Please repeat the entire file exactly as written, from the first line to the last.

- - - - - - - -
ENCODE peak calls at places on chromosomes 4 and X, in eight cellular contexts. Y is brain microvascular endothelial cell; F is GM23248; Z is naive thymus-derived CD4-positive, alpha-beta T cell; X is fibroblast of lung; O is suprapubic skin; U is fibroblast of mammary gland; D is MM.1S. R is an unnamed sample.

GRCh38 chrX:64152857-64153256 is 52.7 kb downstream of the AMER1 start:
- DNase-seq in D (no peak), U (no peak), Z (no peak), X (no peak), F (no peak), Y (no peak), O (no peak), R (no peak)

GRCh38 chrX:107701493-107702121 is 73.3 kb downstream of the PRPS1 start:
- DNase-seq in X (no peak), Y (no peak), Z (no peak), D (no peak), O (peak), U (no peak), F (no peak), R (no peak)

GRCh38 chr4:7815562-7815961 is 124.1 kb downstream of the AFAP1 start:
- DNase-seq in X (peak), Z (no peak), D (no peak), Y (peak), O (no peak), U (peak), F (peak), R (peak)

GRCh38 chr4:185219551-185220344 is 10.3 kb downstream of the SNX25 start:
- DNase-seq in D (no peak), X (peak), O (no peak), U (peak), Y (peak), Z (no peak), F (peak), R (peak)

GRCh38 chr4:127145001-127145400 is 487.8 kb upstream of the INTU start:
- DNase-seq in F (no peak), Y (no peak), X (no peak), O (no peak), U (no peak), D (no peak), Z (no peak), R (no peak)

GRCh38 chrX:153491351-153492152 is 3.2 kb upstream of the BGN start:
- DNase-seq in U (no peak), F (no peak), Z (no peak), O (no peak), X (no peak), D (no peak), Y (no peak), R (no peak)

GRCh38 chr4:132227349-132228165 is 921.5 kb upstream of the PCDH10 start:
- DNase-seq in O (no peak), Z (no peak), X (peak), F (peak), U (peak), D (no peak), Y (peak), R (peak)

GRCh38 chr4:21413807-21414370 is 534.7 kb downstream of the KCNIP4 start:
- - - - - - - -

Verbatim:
ENCODE peak calls at places on chromosomes 4 and X, in eight cellular contexts. Y is brain microvascular endothelial cell; F is GM23248; Z is naive thymus-derived CD4-positive, alpha-beta T cell; X is fibroblast of lung; O is suprapubic skin; U is fibroblast of mammary gland; D is MM.1S. R is an unnamed sample.

GRCh38 chrX:64152857-64153256 is 52.7 kb downstream of the AMER1 start:
- DNase-seq in D (no peak), U (no peak), Z (no peak), X (no peak), F (no peak), Y (no peak), O (no peak), R (no peak)

GRCh38 chrX:107701493-107702121 is 73.3 kb downstream of the PRPS1 start:
- DNase-seq in X (no peak), Y (no peak), Z (no peak), D (no peak), O (peak), U (no peak), F (no peak), R (no peak)

GRCh38 chr4:7815562-7815961 is 124.1 kb downstream of the AFAP1 start:
- DNase-seq in X (peak), Z (no peak), D (no peak), Y (peak), O (no peak), U (peak), F (peak), R (peak)

GRCh38 chr4:185219551-185220344 is 10.3 kb downstream of the SNX25 start:
- DNase-seq in D (no peak), X (peak), O (no peak), U (peak), Y (peak), Z (no peak), F (peak), R (peak)

GRCh38 chr4:127145001-127145400 is 487.8 kb upstream of the INTU start:
- DNase-seq in F (no peak), Y (no peak), X (no peak), O (no peak), U (no peak), D (no peak), Z (no peak), R (no peak)

GRCh38 chrX:153491351-153492152 is 3.2 kb upstream of the BGN start:
- DNase-seq in U (no peak), F (no peak), Z (no peak), O (no peak), X (no peak), D (no peak), Y (no peak), R (no peak)

GRCh38 chr4:132227349-132228165 is 921.5 kb upstream of the PCDH10 start:
- DNase-seq in O (no peak), Z (no peak), X (peak), F (peak), U (peak), D (no peak), Y (peak), R (peak)

GRCh38 chr4:21413807-21414370 is 534.7 kb downstream of the KCNIP4 start: